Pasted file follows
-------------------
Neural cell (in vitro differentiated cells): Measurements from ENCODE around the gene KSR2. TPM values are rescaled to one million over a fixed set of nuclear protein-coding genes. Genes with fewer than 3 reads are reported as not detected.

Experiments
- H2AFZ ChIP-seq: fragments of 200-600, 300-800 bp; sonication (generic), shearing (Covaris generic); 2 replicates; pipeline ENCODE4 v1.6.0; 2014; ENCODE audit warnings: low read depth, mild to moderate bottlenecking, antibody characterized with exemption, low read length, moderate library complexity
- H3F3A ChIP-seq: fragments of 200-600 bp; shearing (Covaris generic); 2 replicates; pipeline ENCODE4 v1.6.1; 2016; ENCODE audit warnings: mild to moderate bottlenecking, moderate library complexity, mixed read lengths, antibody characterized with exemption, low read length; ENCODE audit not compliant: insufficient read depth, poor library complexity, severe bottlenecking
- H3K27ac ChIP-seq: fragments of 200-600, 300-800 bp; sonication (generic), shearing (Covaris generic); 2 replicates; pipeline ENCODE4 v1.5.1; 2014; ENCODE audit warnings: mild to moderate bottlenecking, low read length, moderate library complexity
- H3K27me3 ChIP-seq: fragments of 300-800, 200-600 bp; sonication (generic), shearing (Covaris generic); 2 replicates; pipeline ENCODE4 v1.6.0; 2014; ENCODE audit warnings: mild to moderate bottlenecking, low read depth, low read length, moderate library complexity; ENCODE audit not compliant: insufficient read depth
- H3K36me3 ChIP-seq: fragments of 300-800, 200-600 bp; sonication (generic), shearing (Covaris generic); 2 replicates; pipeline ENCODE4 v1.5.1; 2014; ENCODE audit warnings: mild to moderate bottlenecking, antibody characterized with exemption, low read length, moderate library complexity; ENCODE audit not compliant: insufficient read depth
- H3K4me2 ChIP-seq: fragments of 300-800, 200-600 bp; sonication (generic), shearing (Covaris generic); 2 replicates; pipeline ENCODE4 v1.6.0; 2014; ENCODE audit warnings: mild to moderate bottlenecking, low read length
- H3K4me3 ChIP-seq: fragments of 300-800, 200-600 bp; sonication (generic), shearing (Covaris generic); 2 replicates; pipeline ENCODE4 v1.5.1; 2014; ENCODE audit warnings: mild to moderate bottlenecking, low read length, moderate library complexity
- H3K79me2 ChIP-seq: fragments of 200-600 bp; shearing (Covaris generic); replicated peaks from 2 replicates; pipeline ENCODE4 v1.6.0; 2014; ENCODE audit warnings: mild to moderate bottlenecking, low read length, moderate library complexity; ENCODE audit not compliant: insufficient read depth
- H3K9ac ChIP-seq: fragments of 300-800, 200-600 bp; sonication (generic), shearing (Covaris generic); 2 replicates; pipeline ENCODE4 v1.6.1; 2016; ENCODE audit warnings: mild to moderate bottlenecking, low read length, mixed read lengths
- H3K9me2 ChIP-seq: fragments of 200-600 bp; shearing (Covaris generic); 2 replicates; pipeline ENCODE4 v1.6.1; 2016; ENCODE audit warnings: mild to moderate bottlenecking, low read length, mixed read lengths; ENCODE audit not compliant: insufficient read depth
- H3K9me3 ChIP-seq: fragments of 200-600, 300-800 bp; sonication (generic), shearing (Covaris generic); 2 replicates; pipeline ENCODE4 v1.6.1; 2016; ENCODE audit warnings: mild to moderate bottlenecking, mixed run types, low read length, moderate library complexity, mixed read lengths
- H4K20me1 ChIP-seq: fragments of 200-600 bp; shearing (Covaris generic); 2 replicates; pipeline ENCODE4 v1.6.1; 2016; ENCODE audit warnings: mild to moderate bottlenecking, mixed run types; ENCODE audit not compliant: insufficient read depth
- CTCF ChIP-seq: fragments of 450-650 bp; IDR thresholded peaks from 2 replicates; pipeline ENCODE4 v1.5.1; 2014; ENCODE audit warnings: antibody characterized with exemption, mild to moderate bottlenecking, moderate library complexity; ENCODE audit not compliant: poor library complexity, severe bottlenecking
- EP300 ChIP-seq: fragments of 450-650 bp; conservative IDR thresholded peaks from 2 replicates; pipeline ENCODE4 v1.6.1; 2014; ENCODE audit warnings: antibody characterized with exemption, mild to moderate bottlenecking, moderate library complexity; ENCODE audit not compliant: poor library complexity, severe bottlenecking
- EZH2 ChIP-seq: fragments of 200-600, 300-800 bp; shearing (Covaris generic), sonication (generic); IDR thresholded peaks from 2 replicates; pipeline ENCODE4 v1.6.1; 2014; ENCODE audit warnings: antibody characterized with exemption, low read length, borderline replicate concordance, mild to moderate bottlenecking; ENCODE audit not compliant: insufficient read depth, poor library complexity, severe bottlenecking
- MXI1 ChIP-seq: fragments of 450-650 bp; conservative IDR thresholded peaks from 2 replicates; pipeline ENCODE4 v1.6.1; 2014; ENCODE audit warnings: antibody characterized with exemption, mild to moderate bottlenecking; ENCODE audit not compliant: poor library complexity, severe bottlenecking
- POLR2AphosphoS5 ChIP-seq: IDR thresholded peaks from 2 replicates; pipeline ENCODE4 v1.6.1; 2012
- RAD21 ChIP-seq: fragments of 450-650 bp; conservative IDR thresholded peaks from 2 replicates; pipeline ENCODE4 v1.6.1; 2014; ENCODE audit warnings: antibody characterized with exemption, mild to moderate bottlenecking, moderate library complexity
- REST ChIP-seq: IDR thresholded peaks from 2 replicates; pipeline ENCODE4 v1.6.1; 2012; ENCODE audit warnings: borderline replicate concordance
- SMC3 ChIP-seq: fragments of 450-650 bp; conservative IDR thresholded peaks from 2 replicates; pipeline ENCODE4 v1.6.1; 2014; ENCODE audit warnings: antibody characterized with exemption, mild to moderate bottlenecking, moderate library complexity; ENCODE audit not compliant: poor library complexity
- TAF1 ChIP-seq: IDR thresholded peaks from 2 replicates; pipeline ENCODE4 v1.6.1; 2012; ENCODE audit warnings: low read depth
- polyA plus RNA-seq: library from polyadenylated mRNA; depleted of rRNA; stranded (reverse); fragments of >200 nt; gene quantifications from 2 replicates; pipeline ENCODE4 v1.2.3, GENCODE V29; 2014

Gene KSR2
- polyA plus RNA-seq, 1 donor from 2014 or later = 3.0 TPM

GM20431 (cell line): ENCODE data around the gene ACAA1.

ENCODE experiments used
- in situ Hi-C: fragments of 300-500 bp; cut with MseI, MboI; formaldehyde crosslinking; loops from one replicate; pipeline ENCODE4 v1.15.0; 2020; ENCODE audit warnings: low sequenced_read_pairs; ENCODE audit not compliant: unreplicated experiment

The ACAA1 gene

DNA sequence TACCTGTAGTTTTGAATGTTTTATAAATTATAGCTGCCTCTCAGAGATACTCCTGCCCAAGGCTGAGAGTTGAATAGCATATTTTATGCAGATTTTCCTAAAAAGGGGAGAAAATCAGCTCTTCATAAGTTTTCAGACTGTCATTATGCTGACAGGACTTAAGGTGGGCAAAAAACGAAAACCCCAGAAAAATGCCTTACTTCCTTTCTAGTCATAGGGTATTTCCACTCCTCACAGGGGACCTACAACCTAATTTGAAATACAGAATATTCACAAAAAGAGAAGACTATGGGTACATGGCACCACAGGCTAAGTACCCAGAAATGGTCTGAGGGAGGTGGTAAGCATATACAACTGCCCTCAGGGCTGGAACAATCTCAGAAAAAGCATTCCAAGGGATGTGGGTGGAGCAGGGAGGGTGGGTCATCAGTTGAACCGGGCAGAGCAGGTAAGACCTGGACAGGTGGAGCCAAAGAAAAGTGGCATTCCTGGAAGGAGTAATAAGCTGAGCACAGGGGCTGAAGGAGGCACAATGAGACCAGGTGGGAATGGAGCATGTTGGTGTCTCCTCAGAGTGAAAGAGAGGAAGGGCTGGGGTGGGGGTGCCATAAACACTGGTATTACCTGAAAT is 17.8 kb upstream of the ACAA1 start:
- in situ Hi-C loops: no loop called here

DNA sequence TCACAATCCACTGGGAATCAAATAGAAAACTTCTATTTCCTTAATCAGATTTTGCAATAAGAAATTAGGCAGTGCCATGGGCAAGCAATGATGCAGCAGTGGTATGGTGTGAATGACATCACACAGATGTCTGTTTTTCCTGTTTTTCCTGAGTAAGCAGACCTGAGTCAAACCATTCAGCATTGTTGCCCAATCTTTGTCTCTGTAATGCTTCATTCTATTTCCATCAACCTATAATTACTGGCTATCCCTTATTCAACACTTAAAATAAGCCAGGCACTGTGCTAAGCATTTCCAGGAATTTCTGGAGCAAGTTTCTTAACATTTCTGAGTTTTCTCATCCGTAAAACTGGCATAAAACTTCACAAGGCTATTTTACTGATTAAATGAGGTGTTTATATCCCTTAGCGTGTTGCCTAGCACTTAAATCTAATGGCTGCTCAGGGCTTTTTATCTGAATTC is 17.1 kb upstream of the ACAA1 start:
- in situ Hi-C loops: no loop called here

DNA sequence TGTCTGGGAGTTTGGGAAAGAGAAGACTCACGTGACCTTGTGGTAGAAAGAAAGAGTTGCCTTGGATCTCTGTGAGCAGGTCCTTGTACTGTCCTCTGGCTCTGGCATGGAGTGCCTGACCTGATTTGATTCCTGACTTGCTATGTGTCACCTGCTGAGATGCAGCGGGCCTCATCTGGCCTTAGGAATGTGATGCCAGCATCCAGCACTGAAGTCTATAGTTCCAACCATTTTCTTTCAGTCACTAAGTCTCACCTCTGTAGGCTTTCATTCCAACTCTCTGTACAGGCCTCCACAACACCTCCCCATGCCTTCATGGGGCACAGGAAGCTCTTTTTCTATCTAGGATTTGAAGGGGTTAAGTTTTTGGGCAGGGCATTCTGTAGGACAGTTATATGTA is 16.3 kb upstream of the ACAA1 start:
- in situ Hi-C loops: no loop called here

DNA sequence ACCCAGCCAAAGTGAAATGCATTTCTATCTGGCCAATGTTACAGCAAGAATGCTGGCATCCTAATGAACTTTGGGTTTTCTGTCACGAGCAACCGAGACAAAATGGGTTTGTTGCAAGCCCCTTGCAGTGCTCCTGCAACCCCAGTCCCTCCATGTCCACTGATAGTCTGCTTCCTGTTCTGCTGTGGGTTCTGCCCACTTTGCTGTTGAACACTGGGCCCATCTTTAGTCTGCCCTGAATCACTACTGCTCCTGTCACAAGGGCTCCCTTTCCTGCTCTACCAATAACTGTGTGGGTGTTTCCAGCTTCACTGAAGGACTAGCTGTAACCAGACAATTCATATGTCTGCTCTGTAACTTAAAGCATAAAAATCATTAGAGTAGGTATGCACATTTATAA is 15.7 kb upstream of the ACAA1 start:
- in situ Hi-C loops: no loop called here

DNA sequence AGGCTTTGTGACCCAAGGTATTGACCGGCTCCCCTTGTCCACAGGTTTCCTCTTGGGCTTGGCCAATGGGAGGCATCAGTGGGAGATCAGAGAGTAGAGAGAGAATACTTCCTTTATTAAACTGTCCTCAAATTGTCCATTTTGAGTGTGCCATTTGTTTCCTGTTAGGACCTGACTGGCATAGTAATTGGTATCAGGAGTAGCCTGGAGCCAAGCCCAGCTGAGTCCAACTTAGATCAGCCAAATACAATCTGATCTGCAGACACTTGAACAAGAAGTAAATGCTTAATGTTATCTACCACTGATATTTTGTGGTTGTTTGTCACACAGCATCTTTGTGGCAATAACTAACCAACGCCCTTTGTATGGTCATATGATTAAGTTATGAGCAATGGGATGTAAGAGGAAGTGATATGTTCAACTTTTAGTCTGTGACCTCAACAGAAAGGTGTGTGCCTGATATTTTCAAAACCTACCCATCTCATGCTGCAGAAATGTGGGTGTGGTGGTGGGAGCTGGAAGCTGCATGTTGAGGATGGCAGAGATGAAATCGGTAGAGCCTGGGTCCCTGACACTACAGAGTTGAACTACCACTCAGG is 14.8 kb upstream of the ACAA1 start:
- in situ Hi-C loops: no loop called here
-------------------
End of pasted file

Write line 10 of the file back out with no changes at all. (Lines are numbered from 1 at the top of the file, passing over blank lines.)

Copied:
- H3K79me2 ChIP-seq: fragments of 200-600 bp; shearing (Covaris generic); replicated peaks from 2 replicates; pipeline ENCODE4 v1.6.0; 2014; ENCODE audit warnings: mild to moderate bottlenecking, low read length, moderate library complexity; ENCODE audit not compliant: insufficient read depth